DDoS attacks typically cause availability and service issues. But availability and service issues – such as slow webpages – are normal occurrences on a network. This setback makes detecting DDoS attacks a challenge, especially when you are not suspecting foul play.
DDoS attacks often look mundane, so it’s difficult to know what to expect. Furthermore, a cybersecurity audit should unravel any trace of a DDoS attack. However, for now, a detailed network analysis is necessary to determine an ongoing attack.
Below are network and service behaviors that may suggest a DDoS attack. The occurrence of any of them should worry you:
– Firstly: a particular or several I.P. addresses make consecutive and often similar requests over a short period.
– Secondly: A surge of traffic appears to come from users with similar characteristics, behaviors, devices, geographical location, or browser.
– Thirdly: you receive a server time-out when attempting to test it with a pinging service.
– Fourthly: A server responds with a 503 HTTP error code. Meaning it is either offline for maintenance or overloaded.
– Fifthly: Network logs show an unusual and frequent spike in bandwidth. Bandwidth normally balances for a functioning server.
– Lastly:f network logs indicate an unusually and unexpectedly large spike in traffic to a particular endpoint or browser.
This behavior can also help I.T. support teams identify the type of DDoS attack in question. For instance, a 503 error likely indicates a protocol-based or network-centric DDoS attack.
How Cyberattacks Hurt Small Businesses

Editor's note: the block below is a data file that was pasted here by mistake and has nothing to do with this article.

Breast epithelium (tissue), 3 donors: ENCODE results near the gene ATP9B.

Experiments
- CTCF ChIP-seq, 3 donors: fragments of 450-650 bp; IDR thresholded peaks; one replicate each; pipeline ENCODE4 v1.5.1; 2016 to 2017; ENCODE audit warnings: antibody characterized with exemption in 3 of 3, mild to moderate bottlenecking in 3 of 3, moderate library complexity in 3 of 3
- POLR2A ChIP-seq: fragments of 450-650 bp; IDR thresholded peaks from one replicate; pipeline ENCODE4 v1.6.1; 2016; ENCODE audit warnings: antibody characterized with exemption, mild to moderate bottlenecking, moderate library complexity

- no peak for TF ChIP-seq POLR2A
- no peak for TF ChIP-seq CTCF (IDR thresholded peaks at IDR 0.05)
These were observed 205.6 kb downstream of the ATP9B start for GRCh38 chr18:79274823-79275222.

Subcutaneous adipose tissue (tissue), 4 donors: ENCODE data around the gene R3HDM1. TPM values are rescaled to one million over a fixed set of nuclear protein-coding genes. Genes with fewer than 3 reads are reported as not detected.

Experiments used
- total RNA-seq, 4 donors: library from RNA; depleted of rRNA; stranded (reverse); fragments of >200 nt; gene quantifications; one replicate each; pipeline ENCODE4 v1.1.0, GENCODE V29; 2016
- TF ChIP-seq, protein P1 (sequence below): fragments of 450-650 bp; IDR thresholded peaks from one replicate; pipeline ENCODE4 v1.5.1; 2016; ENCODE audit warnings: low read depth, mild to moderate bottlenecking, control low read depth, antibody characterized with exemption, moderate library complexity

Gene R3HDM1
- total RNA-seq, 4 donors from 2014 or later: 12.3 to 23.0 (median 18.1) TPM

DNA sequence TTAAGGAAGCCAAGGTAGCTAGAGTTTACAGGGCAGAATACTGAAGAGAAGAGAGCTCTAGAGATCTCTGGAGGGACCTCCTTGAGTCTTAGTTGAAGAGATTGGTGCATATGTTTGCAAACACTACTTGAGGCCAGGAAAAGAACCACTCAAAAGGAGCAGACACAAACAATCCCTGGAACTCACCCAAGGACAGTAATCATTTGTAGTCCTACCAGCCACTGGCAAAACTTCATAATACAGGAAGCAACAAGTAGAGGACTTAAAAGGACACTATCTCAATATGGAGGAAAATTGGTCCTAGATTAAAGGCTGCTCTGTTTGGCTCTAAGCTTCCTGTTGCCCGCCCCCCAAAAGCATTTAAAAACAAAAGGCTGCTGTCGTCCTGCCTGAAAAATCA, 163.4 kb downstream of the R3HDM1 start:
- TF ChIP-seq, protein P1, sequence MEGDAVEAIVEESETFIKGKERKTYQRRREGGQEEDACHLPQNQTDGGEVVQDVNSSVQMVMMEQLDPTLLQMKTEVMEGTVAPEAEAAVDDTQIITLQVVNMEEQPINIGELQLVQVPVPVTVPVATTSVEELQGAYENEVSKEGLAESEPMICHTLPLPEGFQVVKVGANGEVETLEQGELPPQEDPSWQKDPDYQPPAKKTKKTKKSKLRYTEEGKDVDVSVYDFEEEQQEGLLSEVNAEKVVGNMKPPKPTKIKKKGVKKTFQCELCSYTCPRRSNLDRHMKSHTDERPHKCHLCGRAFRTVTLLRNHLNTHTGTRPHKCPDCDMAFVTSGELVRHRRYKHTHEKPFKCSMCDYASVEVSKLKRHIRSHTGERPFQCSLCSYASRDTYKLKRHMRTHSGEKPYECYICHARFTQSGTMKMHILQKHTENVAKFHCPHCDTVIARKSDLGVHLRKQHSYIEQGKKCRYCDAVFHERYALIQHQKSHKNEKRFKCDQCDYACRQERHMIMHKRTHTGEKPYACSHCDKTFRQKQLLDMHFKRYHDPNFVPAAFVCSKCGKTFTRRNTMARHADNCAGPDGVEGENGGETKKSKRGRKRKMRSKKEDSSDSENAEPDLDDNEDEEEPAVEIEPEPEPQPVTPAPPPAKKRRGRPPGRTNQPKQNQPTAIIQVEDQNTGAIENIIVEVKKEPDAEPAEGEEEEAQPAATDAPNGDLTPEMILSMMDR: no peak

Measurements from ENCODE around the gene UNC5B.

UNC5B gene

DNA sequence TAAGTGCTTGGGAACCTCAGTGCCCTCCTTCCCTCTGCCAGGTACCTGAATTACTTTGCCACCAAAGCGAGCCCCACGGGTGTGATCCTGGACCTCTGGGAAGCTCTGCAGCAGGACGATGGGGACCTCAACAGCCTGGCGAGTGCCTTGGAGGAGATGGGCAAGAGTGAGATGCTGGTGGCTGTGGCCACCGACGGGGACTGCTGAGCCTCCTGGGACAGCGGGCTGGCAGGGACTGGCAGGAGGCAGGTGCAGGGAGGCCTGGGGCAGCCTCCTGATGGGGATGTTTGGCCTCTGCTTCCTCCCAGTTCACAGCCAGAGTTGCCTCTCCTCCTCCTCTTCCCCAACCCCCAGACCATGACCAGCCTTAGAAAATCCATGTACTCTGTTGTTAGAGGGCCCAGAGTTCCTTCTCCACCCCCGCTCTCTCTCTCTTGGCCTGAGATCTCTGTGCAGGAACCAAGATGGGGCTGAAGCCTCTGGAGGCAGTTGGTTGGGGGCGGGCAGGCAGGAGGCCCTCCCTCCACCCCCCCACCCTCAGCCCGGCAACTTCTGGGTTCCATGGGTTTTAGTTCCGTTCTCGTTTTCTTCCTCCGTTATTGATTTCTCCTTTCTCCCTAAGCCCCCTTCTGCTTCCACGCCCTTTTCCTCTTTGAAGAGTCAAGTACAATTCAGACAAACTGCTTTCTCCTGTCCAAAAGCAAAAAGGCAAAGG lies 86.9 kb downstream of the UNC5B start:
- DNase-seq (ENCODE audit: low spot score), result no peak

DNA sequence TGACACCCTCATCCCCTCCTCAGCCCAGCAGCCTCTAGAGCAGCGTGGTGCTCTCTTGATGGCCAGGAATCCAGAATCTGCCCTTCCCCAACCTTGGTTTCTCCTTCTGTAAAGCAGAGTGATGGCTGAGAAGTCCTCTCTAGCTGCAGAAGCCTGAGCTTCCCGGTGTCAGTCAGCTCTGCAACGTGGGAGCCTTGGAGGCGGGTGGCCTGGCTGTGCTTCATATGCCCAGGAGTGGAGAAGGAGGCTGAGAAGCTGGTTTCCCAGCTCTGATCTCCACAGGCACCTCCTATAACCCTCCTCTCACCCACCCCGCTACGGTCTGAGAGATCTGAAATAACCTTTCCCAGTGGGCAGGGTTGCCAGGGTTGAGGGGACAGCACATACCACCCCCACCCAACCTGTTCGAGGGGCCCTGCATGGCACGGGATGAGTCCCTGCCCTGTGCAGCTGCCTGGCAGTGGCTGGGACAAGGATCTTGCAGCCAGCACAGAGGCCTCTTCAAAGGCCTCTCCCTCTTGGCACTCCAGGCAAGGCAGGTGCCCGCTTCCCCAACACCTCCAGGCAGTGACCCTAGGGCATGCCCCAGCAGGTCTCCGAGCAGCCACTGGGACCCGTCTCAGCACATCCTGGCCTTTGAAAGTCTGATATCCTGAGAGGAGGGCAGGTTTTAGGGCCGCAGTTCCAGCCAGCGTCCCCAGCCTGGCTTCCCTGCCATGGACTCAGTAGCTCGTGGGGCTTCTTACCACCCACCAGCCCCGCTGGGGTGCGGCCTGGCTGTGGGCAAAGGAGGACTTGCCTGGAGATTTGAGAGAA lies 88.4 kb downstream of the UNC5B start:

DDoS attacks that have disrupted the activities of big businesses are well documented, like the Mirai botnet, which affected tech giants such as Amazon, Netflix, Reddit, Spotify, and Twitter.
However, many more DDoS attacks on hundreds of small businesses are equally successful yet more disrupting but gain lesser coverage.
In the Global State of Cybersecurity in Small and Medium-Sized Businesses, two in three businesses had experienced a cyberattack in the last year alone. These cyberattacks have grave consequences for businesses, including:
– Firstly: Data loss
– Secondly: Employee downtime
– Thirdly: Cost of becoming operational again
Data loss often results in a web of business problems, including reputation damage, legal fines, and financial loss. For many small to medium-sized businesses, a cyberattack may be the end. Nearly 60% of small businesses couldn’t recover after a cyberattack.
Preventing DDoS Attacks and Other Cyberattacks
Above all, the potency of cyberattacks is the result of poor preparation.
Businesses owners should start seeing cybersecurity as a big part of the business and preventing them a centerpiece to any disaster recovery and a business continuity plan in place.
Cybersecurity is not a thing the regular owner can handle. A watertight cybersecurity layer needs expertise knowledge to set up and configure. Whether that means inviting the services of third-party cybersecurity experts or building full in-house business I.T. support teams, that’s left for the business owner to decide.
In conclusion, investing in robust cybersecurity gives businesses a better chance at survival.
About Cinch I.T.
Since 2004, Cinch I.T. has provided customer-focused I.T. services for businesses of all sizes. Whether you need a business continuity plan or a reliable cloud computing office, our computer support offers the fastest and friendliest service in the industry. Cinch is one of the nation’s fastest-growing I.T. support franchises with 10 locations and counting. To learn more about our computer support service, visit cinchit.com. For more information about I.T. franchise opportunities, visit cinchfranchise.com.